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Home > Business > Business Headline > Personal Finance

5 steps to perfect retirement planning | March 27, 2007 08:53 IST
Last Updated: March 27, 2007 15:13 IST

Most of us like to live in the present, so much so that often, we end up ignoring the future. We splurge on present needs and retirement planning to most of us is something esoteric that is best relegated to financial planning magazines.

To be sure, saving and planning for retirement is a real and urgent need; it's a lot more urgent than the latest mobile or car or the grand vacation to Europe.

And retirement planning is too pressing and long-drawn to be taken up when you are a just few years away from retirement; by then its probably a little too late in the day to wake up to the rigours of retirement planning.

At Personalfn, our recommendation to clients is to save for retirement at an earlier stage of their lives. This helps in two ways, a) it reduces pressure on finances at a later stage and b) it enables one to aim for an ideal retirement scenario and not a compromise.

In this article we outline a 5-step strategy for retirement planning.

1. Start early

One reason why retirement planning is looked upon with much apprehension and even distaste is because most investors are late off the starting blocks. When they finally get down to saving for retirement, there is the initial resistance and protest.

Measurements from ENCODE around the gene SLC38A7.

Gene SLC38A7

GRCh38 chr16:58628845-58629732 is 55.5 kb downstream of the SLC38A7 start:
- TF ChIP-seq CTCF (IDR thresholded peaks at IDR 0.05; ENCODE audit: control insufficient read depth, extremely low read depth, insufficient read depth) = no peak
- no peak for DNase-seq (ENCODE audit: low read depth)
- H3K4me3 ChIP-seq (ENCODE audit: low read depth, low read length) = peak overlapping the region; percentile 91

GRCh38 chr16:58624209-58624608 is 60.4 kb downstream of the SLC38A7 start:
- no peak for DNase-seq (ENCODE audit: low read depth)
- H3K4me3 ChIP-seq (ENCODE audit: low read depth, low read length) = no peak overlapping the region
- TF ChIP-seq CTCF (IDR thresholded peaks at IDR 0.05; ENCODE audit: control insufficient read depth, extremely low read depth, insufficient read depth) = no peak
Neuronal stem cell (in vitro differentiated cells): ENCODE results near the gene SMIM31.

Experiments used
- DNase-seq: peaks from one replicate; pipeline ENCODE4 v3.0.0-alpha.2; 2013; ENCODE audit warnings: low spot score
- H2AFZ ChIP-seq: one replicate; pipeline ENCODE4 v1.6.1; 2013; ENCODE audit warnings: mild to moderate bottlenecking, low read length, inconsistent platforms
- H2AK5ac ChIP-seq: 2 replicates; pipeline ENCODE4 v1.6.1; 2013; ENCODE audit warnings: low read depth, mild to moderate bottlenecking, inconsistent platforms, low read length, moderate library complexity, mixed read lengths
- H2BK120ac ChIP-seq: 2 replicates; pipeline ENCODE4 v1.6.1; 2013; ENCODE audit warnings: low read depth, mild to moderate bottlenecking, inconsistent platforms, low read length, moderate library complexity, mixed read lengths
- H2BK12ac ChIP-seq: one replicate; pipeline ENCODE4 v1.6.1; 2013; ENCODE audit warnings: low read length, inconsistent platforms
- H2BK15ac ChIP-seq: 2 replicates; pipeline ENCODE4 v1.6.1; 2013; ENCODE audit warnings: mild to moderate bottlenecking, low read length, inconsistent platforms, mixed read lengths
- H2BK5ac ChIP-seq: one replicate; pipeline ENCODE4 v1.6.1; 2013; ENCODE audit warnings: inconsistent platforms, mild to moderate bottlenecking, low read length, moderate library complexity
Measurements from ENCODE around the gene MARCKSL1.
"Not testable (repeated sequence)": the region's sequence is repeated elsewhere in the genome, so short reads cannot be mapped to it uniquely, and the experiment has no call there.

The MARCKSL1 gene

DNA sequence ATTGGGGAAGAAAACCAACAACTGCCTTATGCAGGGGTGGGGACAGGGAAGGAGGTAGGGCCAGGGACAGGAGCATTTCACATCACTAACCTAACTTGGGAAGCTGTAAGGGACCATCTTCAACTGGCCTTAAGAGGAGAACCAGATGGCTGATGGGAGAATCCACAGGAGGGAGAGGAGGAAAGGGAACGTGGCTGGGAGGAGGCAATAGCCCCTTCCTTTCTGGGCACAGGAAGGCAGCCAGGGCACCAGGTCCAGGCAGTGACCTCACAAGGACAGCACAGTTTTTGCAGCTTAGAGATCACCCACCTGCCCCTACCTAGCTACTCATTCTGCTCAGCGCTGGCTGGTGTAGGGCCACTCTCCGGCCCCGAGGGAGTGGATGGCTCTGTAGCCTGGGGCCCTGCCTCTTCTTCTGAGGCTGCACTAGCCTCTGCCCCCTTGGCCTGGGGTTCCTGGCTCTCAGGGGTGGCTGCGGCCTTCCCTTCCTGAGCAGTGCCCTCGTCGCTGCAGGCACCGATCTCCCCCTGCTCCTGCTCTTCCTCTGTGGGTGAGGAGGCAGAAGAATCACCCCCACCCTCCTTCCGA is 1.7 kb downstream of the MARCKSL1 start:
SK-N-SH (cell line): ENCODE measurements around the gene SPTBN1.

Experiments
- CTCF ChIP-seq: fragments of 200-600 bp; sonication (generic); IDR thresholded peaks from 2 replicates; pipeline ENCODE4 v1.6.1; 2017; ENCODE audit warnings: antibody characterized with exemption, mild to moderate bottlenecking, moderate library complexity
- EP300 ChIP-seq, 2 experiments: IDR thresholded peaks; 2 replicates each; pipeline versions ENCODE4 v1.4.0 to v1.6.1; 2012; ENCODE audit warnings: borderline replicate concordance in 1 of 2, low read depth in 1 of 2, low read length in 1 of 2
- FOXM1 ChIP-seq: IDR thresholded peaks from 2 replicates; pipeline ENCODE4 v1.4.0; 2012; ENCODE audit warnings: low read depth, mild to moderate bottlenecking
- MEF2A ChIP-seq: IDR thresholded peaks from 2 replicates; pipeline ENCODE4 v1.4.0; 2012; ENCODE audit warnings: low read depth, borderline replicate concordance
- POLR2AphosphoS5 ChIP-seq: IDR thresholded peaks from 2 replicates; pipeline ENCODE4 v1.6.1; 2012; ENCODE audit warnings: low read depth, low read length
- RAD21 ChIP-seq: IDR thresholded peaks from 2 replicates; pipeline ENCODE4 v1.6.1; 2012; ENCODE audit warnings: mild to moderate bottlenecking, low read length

If the same investor had commenced his retirement planning exercise a little earlier, a lot of those complaints against retirement planning probably would have evaporated. So the secret lies in making an early start. We have an illustration on how 'expensive' retirement can become for the 'late riser'.

It pays to start early





Present age (years)




Retirement age (years)




Investment tenure (years)




Monthly investment (Rs)




Returns per annum




Sum accumulated (Rs)




Percentage of Ravi's corpus




Ravi starts saving for retirement at the age of 25 years. Assuming he plans to retire at 60 years i.e. he has given himself an investment time frame of 35 years. This is a good period over which to save for retirement.

The longer the investment horizon, the more you can benefit from the power of compounding. Ravi starts investing Rs 5,000 per month at the rate of 10% per annum to accumulate Rs 16,993,955 at the time of retirement (60 years).

Ravi's colleague, Vijay, who is 30 years old, commences his retirement planning at the same time. Given that he also aims to retire at the age of 60 years, he has an investment horizon of 30 years. Assuming, like Ravi, he invests Rs 5,000 every month @ 10% per annum, he will accumulate Rs 10,314,217 at retirement.

On the same lines, Rajesh, Ravi's other colleague, commences investing at the age of 35 with an investment horizon of 25 years to accumulate Rs 6,166,624 at the age of 60 years (at Rs 5,000 per month @ 10% per annum).

It is apparent from the table, the magnitude of the lead Ravi has over his colleagues in terms of a retirement corpus. Given that all three of them have the same monthly investment (Rs 5,000), which is invested at the same rate (10% per annum), the difference can be attributed completely to Ravi's early start vis-�-vis his colleagues.

Vijay who has an investment tenure that is lower than Ravi's by only 5 years accumulates a corpus that is nearly 40% lower than Ravi's. Rajesh, whose investment tenure is lower than Ravi's by 10 years, accumulates 64% lower than him on retirement. A 5-Yr delay in retirement planning sounds like a small difference, but the power of compounding magnifies it to gigantic proportions.